I don’t have anything substantive to add to the discussion about “epistemic closure” in the conservative movement initiated by Julian Sanchez here and carried on by, among others, Matthew Yglesias here and Noah Millman here. I’m more interested in understanding how people outside the conservative movement can presume so confidently that the reality of conservative close-mindedness (compared, presumably, to movement liberals) isn’t a matter of a contestable judgment on their part standing in need of a defense, but an incontestable fact crying out for an explanation. Yglesias captures the tone of the discussion when he characterizes it “as trying to think through why the right is so loopy.” This looks to me less like the makings of a serious intellectual discussion than a symptom of the interlocutors’ lack of self-consciousness.
Generally speaking, seeing is believing. The way things look is usually pretty reliable evidence of the way they really are. Yet we’re all familiar enough with optical illusions to resist the testimony of our lying eyes occasionally. We don’t believe in disappearing lakes, for instance, just because we see bodies of water off in the distance on a stretch of desert highway that vanish as we approach them. We know a mirage when we see one.
Yet, even as we acknowledge their unreality, we still see mirages. We’re not taken in by the sight of them for at least two reasons. First, we know in advance that desert vistas present optical conditions under which our eyes are likely to lead us astray. Second, we usually don’t care enough about the water we see off in the distance to be susceptible to wishful thinking about its reality. Someone dying of thirst, or anxious to make a scientific reputation with a cutting edge theory about disappearing lakes, might be more gullible.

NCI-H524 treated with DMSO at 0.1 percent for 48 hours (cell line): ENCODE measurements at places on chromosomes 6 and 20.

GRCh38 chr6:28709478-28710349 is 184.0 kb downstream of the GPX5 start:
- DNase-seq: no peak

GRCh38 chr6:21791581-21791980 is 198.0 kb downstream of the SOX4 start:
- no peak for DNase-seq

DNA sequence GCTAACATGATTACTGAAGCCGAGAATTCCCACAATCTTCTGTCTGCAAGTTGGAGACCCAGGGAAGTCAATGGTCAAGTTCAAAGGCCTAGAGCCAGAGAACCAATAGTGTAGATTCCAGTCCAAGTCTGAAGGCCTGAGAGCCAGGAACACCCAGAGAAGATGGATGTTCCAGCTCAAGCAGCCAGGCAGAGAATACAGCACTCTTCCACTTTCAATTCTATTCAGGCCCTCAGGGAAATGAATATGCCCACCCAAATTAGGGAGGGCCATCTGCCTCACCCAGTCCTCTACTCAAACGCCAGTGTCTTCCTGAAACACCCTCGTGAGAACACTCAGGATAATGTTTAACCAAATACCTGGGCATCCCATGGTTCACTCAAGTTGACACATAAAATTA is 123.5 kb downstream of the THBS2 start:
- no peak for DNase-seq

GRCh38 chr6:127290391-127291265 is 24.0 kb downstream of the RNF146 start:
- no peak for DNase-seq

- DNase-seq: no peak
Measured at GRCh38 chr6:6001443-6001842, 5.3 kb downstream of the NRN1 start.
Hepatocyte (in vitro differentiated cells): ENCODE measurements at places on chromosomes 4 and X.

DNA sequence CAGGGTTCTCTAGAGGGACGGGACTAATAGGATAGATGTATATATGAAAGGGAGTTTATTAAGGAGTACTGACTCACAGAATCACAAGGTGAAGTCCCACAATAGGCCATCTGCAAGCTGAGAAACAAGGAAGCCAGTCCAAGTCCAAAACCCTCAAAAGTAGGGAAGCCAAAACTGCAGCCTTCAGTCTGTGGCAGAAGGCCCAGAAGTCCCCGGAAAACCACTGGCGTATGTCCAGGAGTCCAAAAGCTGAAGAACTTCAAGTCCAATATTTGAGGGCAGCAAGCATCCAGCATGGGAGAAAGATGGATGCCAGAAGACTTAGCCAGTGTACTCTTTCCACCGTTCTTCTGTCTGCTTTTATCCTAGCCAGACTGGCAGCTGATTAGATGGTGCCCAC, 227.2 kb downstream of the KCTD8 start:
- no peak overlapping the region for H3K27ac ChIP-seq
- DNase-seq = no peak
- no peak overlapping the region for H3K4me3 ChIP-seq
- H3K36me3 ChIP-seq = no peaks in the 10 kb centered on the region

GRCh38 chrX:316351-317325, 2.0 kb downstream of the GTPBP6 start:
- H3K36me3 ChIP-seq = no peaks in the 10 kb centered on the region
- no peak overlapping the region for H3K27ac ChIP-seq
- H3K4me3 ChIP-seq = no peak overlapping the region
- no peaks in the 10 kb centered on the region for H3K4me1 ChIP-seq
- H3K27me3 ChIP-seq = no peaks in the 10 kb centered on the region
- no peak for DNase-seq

Ideology generates illusions of its own. Every ideologue has to contend with political opponents whom she thinks are systematically wrong about pressing issues of political morality and public policy. She can’t help but notice that they’re unaware of, or unmoved by, “facts” staring her in the face. Moreover, she sees that, most of the time, her opponents disregard evidence against their positions not because they’ve rendered a considered judgment about its unreality or insignificance, but simply because it’s politically incorrect in their circle to pay it any mind. From her vantage point, this looks a lot like irrationality. Yet, on the occasions when she engages opponents on ideologically neutral ground, the specter of irrationality usually vanishes without a trace.
It’s not surprising that we “see” ideological mirages. Rationality is, among other things, the disposition to deliberate in a manner that maximizes one’s chances of being right under a given set of deliberative circumstances. So it’s perfectly natural to think that someone we see having a propensity for being wrong is irrational. We conclude, for example, that a student we see getting 100 per cent of the answers right on math tests is more mathematically rational than someone getting 60 per cent of them right. That’s what math tests are for. Ideologues apply their own litmus tests for sound political thinking to opponents in roughly the same way.
The puzzling thing about ideological mirages isn’t that we see them, then, but that we’re so bad at seeing through them. It doesn’t take very much self-consciousness to appreciate that the appearance of political opponents’ irrationality is as likely to mislead us as the sight of a distant lake in the desert. We’re entitled to infer that other people are irrational from our perception of their being wrong only when we and they acknowledge roughly the same standards of rightness. That’s why math exams test mathematical rationality. Bad students are trying, less successfully, to live up to the same mathematical standards as good ones.